Wired: Thin flexible sole gives your foot freedom to flex while offering protection from cuts and scrapes. Look like actual shoes.
A nice introdcution:
“Terra Plana is a company that uses eco-friendly (and some recycled) materials along with different shoe assembly methods to minimize waste and use of glues and other chemicals. Their VivoBarefoot line is designed to approximate being barefoot, using a very thin puncture-resistant sole with minimal padding or arch support.”
Here are a few insightful lines about normal-to-barefoot running technique transition, using the Evos:
“The first thing I noticed when running in the Evos—and I noticed it whenever I jogged a little in the Lesothos as well—is that landing on your heels is not comfortable. I mean, I knew that barefoot running is supposed to make you strike the ground with the middle or front of your foot rather than the heel, but I kind of thought I’d been doing that all along in the Nike Frees. As it turns out, even the Nike Frees have a lot more padding in the heel than the VivoBarefoot shoes. So I was more conscious of how I was landing, and it did shorten my stride a little as expected. “
“This video talks about the Terra Plana Vivo Barefoot Dharmas. The reviewers first impression upon opening the box is that it is fashionably bright and super light weight. The soles of the Vivo Barefoot are nice and thin with a hexagon pattern for the platform.”
A detailed summary by barefootrunningshoes.org
- The Dharmas are very flexible and comfortable
- The insoles of the shoe are also removable and washable
- It took four days before Adam received it from Amazon
- The review was done after a few days of wearing the Dharma Vivo Barefoot shoes
- Overall, Adam labeled the shoe as a good one and he liked the way he felt when he wore the shoes the first time
- The sole or bottom is a little harder but as you walk around it feels more like you are in barefoot
- Vivo Barefoot is available in different colors and can be worn in different attires
- He feels the shoes are quite pricey but worth it
- The designs are high quality, stitching is nicely done and the leather is nice and soft
- They seem like they are durable and can last for a long time
- The Vivo Barefoot Dharmas have a unique style to them although not everybody will like the style
- Adam scores Terra Plana’s Vivo Barefoot shoes a 8 or 9 out of 10
Terra Plana Vivo Barefoot’s new Evo – Is this the ultimate minimalist running shoe?
Here is a very brief summary of the review:
“Very good shoe, I would rate it as being slightly better than Vibram’s KSO. The EVO would be a good winter and trail shoe. Ground feel isn’t as good as KSOs, but offers better traction and protection. Toe box allows foot to splay, allows foot to function naturally within shoe. It’s not as good as running barefoot, but I think it is the best minimalist shoe available as of March 2010. After testing the shoe in many conditions, I have no problem justifying the cost.”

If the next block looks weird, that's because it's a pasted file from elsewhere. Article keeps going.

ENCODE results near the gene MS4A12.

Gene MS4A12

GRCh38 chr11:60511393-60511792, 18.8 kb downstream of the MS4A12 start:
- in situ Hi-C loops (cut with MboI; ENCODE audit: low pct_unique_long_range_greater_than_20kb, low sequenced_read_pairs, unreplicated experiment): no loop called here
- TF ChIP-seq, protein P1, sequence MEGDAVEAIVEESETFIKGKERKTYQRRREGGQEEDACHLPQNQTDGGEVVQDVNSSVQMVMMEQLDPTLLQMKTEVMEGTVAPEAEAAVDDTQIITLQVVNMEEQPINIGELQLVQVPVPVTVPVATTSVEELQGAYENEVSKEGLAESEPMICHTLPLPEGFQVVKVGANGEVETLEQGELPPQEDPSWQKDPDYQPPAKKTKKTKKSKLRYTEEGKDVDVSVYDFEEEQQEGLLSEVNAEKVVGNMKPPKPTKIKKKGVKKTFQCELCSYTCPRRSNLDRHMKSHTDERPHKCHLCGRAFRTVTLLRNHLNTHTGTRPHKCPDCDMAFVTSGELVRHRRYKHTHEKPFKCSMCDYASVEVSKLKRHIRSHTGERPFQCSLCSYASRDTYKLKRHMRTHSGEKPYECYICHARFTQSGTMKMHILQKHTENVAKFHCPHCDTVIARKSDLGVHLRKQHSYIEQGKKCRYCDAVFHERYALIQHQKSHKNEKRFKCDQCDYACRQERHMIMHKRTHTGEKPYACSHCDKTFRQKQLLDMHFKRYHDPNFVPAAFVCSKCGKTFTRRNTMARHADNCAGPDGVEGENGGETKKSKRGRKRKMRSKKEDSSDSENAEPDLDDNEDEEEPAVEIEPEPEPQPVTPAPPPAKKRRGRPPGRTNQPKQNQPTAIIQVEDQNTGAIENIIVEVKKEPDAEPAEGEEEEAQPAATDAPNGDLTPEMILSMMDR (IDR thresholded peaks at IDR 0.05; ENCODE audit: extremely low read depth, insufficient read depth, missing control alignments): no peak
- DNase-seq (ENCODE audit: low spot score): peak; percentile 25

Check out the full review on Jason’s blog at the Barefoot Chronicles.
by Tao, Carrboro, NC
I’ve always told my yoga students that the worst thing that ever happened to our feet was the invention of really, really sturdy shoes. We became addicts, buying expensive running, biking, walking shoes and our feet became weaker and less flexible. We bought shoes and arch supports to correct supination or pronation and/or many of the other things that feet are usually meant to do. In fact, a recent article in the NY Times says, “the injury rate among runners is virtually unchanged since the 1970s, when the modern running shoe was introduced. Some ailments, like those involving the knee and Achilles’ tendon, have increased.”
Although I highly covet my hiking boots, I go minimalist on my other shoes and make sure to be barefoot when possible. Of course, yoga is a great prevention and cure for foot health (and much much more) and can balance out the effects of time spent in shoes, if done consisitently (that would be close to everyday, yoginis!). As a teacher, I’ve seen weak or fallen arches come back, bunions disappear and ankles straighten. Once your feet are doing what they’re supposed to, your entire body will feel better. My own feet are genetically a bit wacky (dropped metatarsals) but after starting yoga, the pain that used to cause is 100% gone, despite the fact that I still run, jump and play on them.
But it sounds like I could do even more for my feet, like toss (recycle, actually), my cushy running shoes – there’s a group of runners who advocate running barefoot – claiming that foot, knee and other issues disappear when the feet have natural form and function. Go slow and you can build up your soles to handle trails or pavement, or you can opt (and splurge) on the back to basics design of the new shoes that protect your skin but allow you the benefits of being bare. I found the five-toe styles a bit too ridiculous to look down at, but I admit to loving the styles of Terra Plana, a shoe company which also strives for eco-sustainability.
Not a cheap price tag on the latest and greatest, but when it comes to shoes, I like to keep just a few pair of sturdy, functional shoes around that I wear for years at a stretch, instead of a closet full of fad followers, so in the end, it makes sense. Wearing Earth shoes the past several years (with recessed or “negative” heel design) already has me convinced that elevating our heels in shoes is not logical for our feet or spines, so it’s not a big stretch to take the next step to a more natural gait in another way.
What is the moral of the story? Our bodies know what they are doing and our technology is not always as smart as we think it is. It’s going to be more and more logical and important to think nature-based not only when it comes to our environment, but our health and bodies, too.
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